June 18, 2013 3 Comments-
Online banking is quick, practical and makes keeping track of your finances much easier. But just how secure is it? In the first of a series of articles discussing online banking, we ask the question: what are the dangers of banking online?
Banks are huge targets
Banks are where the money is, so while criminals might be interested in knowing your password and accessing your Cat Lovers Anonymous account, they’re far more interested in transferring your money into their accounts.
Because banks are the most important targets for criminals, companies like HSBC and co. are under a huge amount of pressure to ensure that no security holes escape their notice when allowing their customers access to online banking.
And while banks are mostly doing a good job at this, there is one variable they don’t control: us. If we don’t take the proper precautions, all the bank’s security is worthless. Keeping good computer security hygiene is vital if you plan on internet banking, or you could fall victim to one of the following attacks:
Keyloggers are key
Keyloggers do exactly what their name suggests – they log your keystrokes. If you type your online banking username and password, this information will be stored in the keylogger and forwarded to a remote location. Scary.
Keyloggers are the reason most bank accounts now require you to generate a number from a plastic-dongley thing to log in (or require a code sent to your mobile phone). This unique number will work just once, so people with keyloggers won’t be able to use that number to access your finances.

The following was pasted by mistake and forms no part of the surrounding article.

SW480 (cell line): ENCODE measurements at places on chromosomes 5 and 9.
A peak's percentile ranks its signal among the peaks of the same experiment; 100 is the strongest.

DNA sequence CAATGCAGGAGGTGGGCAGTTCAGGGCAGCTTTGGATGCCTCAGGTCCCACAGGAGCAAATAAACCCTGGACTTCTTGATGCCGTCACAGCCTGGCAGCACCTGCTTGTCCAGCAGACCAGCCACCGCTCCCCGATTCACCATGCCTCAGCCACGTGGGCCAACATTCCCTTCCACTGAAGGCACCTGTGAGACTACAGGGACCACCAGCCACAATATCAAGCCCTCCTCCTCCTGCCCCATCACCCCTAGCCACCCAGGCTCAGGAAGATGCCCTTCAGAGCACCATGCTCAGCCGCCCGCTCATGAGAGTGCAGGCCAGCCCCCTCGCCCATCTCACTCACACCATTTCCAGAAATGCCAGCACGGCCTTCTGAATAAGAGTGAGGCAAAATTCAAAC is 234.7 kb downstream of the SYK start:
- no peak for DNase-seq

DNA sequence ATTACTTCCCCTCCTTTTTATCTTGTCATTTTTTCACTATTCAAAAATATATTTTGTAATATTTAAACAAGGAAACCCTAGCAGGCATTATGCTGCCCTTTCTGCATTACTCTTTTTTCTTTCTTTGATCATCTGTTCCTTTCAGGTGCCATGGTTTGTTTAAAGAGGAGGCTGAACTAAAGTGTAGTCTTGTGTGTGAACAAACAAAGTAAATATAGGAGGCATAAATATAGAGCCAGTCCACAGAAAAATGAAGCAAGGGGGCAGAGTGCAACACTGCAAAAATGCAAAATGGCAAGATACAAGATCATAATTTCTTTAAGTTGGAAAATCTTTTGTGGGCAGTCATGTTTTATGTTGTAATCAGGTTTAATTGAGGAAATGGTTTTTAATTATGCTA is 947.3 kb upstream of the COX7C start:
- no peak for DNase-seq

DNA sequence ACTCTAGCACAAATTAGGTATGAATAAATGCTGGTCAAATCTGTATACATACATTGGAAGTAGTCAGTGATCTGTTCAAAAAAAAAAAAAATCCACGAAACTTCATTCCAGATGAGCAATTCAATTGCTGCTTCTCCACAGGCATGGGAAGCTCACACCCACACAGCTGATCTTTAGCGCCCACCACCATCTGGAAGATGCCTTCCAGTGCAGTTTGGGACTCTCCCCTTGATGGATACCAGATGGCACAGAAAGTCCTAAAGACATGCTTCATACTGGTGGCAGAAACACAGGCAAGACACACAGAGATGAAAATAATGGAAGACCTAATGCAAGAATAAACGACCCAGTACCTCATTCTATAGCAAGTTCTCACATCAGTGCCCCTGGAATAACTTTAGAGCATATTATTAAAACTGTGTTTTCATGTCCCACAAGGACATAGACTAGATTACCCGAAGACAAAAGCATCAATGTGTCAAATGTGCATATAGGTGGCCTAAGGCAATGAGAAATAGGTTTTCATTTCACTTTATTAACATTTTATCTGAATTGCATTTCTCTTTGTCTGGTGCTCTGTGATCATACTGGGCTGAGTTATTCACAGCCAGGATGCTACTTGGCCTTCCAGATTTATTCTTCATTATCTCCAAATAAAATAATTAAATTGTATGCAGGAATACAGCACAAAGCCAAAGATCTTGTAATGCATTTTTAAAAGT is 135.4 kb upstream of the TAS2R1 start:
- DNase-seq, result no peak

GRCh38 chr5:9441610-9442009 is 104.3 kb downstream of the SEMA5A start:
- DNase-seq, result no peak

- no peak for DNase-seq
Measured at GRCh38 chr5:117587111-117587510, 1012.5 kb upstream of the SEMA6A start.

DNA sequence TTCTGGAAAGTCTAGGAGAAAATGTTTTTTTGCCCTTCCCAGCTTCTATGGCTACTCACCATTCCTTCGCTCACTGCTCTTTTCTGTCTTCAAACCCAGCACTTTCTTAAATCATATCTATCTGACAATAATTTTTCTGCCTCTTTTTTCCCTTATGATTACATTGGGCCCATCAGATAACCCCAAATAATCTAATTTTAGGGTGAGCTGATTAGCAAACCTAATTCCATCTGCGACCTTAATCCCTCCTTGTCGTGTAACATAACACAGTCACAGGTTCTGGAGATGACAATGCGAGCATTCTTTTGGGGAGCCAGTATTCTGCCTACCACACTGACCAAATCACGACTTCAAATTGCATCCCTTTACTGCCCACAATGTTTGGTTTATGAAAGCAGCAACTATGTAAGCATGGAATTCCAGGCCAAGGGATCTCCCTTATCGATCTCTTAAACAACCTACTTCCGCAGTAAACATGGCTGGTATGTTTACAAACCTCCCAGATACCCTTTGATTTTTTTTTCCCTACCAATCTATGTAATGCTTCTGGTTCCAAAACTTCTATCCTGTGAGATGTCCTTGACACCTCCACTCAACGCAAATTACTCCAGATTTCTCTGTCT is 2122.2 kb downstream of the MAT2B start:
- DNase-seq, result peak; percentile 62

Keyloggers should be discovered by good anti-virus software, so make sure your copy of Norman is up-to-date. This is vitally important if your bank only requires a simple username and password to log in and doesn’t offer you a unique log-in code.
Watch out for the man-in-the-browser attack
The “man-in-the-browser” attack refers to a malware that infects your web browser. Once installed, it will then wait for a trigger event, and then change the information on the webpage to suit the criminals who created it.
For example, if you’re making a bill payment online, the man-in-the-browser malware might wait until the payment screen to activate, and then secretly alter the details of who you’re paying, sending cash to the criminals instead of your intended target. Ouch.
Again, the solution to this is good internet habits – and a good piece of antivirus software. Honestly, there’s no better protection than responsible internet browsing.
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